Cristin O’Keefe Aptowicz – Dr. Mütter’s Marvels
Length: 372 pages
Genre: Non-Fiction; History of Science
Started: 15 October 2014
Finished: 11 November 2014
Where did it come from? From the publishers for review via LibraryThing’s Early Reviewers program.
Why do I have it? I’ve never been to the Mütter Museum, but I’ve heard a lot about it, and the history of science and medicine is always something I’m interested in.
How long has it been on my TBR pile? Since 05 August 2014.
non-sterile surgery? I’ll
keep my tonsils, thanks.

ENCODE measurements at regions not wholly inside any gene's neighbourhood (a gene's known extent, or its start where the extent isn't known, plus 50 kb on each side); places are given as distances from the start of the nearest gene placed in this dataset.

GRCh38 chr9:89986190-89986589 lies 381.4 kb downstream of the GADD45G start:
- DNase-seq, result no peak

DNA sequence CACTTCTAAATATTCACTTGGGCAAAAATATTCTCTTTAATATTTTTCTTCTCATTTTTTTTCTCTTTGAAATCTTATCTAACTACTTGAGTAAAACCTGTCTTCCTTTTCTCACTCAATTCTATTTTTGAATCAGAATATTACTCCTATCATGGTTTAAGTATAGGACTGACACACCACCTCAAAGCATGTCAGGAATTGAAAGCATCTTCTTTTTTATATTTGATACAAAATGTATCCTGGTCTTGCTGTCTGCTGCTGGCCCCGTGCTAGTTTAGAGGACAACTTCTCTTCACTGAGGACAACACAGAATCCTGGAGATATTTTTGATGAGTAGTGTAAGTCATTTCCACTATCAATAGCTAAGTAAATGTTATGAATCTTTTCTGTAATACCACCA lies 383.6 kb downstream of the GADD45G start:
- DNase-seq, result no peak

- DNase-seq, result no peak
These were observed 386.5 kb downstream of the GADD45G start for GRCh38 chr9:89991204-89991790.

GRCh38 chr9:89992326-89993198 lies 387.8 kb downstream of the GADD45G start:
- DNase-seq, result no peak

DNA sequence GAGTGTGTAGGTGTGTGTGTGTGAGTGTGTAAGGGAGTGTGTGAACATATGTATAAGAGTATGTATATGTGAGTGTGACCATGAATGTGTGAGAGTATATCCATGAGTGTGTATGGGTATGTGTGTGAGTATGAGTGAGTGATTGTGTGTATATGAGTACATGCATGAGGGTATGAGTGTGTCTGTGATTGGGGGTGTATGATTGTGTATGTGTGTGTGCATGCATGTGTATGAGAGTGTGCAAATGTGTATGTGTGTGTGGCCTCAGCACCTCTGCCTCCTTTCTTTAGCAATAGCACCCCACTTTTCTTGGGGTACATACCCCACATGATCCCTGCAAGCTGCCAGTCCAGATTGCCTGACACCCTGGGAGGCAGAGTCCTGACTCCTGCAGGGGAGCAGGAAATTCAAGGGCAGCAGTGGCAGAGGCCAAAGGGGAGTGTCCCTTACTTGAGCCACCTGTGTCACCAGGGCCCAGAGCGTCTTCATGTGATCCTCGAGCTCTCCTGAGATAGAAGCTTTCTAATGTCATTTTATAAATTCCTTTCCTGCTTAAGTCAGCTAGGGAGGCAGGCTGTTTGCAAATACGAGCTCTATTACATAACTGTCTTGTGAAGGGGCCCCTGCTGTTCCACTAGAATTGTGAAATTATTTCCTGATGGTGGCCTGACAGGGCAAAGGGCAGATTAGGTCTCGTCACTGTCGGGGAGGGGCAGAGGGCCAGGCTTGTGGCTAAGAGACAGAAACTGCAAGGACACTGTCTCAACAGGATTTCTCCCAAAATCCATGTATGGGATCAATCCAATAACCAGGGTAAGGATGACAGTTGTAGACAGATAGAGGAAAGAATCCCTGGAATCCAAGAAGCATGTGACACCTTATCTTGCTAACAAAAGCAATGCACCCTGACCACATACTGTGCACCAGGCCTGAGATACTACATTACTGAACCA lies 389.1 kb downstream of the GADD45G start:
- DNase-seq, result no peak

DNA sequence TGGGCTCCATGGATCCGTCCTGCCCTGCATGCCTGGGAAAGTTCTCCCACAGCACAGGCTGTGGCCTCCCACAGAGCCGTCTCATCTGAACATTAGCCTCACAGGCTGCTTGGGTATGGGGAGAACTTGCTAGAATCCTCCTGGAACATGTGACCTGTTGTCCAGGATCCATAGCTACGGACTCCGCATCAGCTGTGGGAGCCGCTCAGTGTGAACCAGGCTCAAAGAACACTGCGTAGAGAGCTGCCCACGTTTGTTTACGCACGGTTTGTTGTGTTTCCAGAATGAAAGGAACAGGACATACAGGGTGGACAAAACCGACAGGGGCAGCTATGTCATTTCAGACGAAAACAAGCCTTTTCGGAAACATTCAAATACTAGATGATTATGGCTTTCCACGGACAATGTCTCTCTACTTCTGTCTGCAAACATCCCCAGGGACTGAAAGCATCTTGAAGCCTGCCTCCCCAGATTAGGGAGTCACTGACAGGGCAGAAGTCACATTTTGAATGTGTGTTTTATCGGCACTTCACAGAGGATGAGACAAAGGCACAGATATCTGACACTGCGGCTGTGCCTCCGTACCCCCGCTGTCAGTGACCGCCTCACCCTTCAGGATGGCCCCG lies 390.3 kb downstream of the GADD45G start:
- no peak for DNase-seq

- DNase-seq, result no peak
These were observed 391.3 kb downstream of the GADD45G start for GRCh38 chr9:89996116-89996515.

Summary: When Thomas Dent Mütter was born – and in fact, even when he was elected as the youngest member of the Jefferson Medical College’s elite “Faculty of ’41” – surgery was a nasty business. The use of ether anasthetic was not yet widespread, so patients were typically awake throughout the procedure, surgeries were performed in amphitheaters frequently lit only by candles or lamps, patients were typically sent home immediately afterwards, and the germ theory of disease was decades off, so many doctors frequently had dirty tools and unwashed hands. Under these conditions, it’s no wonder that the success rate of even the smallest surgeries was abysmally low. But Mütter was poised to change the face of surgery – and the state of American medicine – forever. He championed the use of the new anaesthetics, fought for sterile tools and conditions, and promoted the importance of postoperative care so that his hard work would not be undone – all measures that met with severe pushback from some of his more senior colleagues. But most importantly, apart from developing new surgical techniques, he also treated his patients as people, even those with the severest disfiguring burns or grossest deformities, for whom Mütter’s surgery represented their only chance at a normal life.